3.7 The effects of materials' hierarchical structure
In their exploration of smart materials with tunable friction, scientists have made interesting observations regarding the structure of materials. In experiments they found that friction forces are the result of various types of complex multi-scale interactions between sliding surfaces.
Many natural and man-made materials exhibit structures on more than one length scale; in some materials, the structural elements themselves have structure. This structural hierarchy can play a major part in determining the bulk material properties.
Hierarchical structures are very common in nature; but only recently have they been systematically studied in materials science, in order to understand the specific effects they can have on the mechanical properties of various systems.
Take animals that cling to walls and walk on ceilings. As we have seen before, they owe this ability to micro- and nanoscale attachment elements.
The highest adhesion forces in the animal kingdom are encountered in geckos; they have evolved one of the most versatile and effective dry adhesives known to man. A gecko is the heaviest animal that can ‘stand’ on a ceiling, with its feet over its head. This is why scientists are intensely researching the adhesive system of the tiny hairs on its feet.
The gecko paw's hierarchical structure – its branches become increasingly smaller over three levels – has attracted much research interest.
Nevertheless, to illustrate how ingenious Nature's design is, researchers haven't yet managed to come up with a simple recipe for fabricating synthetic gecko adhesives.
In 2000, scientists discovered (PNAS, "Evidence for van der Waals adhesion in gecko setae") that van der Waals’ interactions were the main contributors to gecko adhesion force: the nanostructures at the end of the gecko's hairs interact at the atomic level with molecules on the surface the gecko is trying to grip. This interaction, powered by van der Waals forces, causes the gecko’s toes to easily attach and detach as needed.
Since then, many research groups around the world have spent considerable effort in trying to fabricate synthetic gecko adhesives, i.e. artificial materials that reproduce its peculiar properties of adhesion and friction.
Understanding the effects of hierarchical structure and how they influence macroscopic mechanical properties (such as friction) can guide the synthesis of new materials with physical properties, which are tailored for specific applications.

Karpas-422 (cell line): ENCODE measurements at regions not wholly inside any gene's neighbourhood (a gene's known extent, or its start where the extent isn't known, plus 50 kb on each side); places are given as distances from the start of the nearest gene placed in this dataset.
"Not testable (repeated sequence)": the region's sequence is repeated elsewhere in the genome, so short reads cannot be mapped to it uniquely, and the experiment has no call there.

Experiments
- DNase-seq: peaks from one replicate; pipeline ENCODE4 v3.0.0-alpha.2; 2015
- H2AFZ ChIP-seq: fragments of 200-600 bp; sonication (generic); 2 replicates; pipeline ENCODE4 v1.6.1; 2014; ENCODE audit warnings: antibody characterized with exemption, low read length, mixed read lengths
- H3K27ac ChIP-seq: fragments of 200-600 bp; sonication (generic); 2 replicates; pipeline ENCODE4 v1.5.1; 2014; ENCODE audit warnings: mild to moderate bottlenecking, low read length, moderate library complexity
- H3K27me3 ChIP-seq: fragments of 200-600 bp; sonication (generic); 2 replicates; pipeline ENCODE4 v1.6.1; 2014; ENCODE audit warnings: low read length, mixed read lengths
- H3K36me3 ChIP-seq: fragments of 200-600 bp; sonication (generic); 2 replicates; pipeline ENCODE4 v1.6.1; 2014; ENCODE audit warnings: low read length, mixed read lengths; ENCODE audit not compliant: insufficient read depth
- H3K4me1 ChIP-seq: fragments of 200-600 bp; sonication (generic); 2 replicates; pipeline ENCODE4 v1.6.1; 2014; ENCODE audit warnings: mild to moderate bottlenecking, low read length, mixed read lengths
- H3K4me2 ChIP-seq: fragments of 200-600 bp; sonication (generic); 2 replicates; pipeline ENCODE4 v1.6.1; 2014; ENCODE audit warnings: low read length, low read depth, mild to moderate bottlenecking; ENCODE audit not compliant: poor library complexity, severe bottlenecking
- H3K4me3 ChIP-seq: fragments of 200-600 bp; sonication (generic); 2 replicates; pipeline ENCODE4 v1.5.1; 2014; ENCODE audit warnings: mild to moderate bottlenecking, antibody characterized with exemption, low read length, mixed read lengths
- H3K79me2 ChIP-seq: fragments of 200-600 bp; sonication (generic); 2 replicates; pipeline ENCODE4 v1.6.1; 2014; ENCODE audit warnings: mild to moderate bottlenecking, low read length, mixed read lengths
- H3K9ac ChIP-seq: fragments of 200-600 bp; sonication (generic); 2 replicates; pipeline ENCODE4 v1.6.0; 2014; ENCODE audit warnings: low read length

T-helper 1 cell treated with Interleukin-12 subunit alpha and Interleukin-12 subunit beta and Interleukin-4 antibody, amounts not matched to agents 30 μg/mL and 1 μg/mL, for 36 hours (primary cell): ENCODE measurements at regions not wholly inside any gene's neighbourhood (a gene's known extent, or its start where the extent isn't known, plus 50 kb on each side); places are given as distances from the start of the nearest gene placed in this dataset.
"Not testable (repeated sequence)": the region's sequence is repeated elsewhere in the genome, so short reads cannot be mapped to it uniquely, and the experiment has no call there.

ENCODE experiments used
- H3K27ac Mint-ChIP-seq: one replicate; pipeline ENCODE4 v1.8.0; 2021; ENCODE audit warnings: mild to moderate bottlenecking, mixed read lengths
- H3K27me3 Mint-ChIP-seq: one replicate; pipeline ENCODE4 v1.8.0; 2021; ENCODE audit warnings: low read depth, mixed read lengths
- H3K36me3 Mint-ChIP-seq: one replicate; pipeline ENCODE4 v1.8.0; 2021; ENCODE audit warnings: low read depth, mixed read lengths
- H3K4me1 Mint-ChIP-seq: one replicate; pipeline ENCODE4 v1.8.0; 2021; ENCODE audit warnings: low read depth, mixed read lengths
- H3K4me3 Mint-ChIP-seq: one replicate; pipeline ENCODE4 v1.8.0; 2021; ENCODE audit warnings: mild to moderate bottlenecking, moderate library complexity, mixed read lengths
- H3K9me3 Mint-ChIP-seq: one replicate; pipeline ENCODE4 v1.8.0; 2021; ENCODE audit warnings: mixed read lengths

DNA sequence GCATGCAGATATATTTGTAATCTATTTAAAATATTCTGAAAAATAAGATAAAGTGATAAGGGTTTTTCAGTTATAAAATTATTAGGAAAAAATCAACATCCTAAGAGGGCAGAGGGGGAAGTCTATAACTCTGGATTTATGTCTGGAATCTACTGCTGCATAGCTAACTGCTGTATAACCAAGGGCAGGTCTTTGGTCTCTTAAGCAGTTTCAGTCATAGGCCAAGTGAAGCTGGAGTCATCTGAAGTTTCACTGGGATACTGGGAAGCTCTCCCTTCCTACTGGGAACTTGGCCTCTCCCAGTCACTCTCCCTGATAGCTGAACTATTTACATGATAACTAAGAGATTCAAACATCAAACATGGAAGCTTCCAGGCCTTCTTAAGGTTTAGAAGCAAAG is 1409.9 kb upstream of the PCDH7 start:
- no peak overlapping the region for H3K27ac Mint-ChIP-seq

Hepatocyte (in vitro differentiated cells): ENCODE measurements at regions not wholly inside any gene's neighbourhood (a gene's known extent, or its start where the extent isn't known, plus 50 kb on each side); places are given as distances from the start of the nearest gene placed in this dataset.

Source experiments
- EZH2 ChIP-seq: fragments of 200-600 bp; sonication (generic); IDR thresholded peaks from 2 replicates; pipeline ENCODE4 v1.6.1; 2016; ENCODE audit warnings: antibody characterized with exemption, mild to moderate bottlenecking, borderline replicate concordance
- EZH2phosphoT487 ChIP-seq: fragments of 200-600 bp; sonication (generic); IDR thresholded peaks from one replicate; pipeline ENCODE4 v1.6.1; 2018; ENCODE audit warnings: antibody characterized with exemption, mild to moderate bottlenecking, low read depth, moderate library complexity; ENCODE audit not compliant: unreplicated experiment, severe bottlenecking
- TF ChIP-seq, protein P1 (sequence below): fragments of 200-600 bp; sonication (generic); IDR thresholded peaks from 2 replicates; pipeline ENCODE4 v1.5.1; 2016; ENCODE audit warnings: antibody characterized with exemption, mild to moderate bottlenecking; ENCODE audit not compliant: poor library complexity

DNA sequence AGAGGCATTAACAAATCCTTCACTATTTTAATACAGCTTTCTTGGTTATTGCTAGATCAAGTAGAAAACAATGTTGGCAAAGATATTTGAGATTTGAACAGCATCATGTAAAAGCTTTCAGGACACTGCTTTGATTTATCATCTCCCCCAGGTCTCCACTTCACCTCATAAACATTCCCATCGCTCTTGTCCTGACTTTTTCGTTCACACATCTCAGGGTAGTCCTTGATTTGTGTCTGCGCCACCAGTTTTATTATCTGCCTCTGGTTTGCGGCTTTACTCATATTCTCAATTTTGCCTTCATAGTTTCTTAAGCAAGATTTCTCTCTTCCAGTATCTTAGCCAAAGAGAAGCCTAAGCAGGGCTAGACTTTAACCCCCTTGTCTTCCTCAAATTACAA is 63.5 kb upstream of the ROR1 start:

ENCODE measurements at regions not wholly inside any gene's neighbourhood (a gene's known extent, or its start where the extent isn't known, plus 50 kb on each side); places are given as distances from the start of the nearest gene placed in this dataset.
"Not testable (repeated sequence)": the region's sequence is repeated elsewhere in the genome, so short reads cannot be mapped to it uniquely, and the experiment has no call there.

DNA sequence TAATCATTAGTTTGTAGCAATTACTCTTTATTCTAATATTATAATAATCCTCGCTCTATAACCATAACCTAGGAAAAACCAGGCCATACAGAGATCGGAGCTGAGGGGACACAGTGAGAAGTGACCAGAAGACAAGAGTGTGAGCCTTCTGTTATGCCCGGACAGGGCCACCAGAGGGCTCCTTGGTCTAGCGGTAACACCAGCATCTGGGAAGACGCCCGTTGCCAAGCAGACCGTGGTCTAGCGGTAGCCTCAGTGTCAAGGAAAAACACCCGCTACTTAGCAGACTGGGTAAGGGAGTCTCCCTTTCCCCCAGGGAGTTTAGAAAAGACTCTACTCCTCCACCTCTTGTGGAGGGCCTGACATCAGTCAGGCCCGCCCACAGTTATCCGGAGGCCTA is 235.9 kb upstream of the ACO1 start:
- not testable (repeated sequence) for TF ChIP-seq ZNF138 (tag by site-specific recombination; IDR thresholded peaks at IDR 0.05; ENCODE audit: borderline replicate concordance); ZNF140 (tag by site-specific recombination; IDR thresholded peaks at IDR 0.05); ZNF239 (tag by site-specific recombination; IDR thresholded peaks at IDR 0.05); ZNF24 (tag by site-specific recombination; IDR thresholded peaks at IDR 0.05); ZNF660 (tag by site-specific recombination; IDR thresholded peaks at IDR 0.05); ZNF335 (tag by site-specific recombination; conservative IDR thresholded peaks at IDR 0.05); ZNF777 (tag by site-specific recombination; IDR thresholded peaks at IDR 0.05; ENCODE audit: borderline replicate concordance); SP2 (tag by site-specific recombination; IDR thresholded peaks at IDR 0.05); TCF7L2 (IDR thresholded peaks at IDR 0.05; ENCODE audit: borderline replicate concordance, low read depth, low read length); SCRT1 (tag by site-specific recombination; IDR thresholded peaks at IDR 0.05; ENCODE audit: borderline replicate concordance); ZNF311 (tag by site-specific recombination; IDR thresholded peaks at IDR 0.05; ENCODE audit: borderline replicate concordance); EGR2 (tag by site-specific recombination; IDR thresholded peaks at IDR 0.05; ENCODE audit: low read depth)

This means that structural hierarchy can provide a way to tune and optimize the tribological properties of a surface. Experimental results by U.S. scientists indicate that by exploiting hierarchical structure, the global friction properties of a surface can be tuned arbitrarily. To achieve this, it is essential to provide structuring at various different length scales (see: Static and dynamic friction of hierarchical surfaces).
Science notes: Smart materials with tunable friction
• Researchers are working on a new class of 'smart' materials with the ability to modulate the friction of a surface.
• There are several approaches, quite different from each other, to fabricate these smart materials.
• The hierarchical structure of materials affects their mechanical properties. Understanding how they influence macroscopic mechanical properties (such as friction) can guide the synthesis of new materials with physical properties, which are tailored for specific applications.
• Smart material: A functional material that can reversibly respond to changes in its environment via external stimuli such as temperature, light, pressure or electricity.
• Photochromic molecules: Molecules whose properties can be changed reversibly under the action of light as an external stimulus.
• Hydrogels: Swollen polymer networks, class of materials closely resembling biological tissues in their physical and chemical properties.
• Hierarchical materials: Materials that exhibit structures on more than one length scale.
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By Michael Berger – Michael is author of three books by the Royal Society of Chemistry: Nano-Society: Pushing the Boundaries of Technology, Nanotechnology: The Future is Tiny, and Nanoengineering: The Skills and Tools Making Technology Invisible Copyright © Nanowerk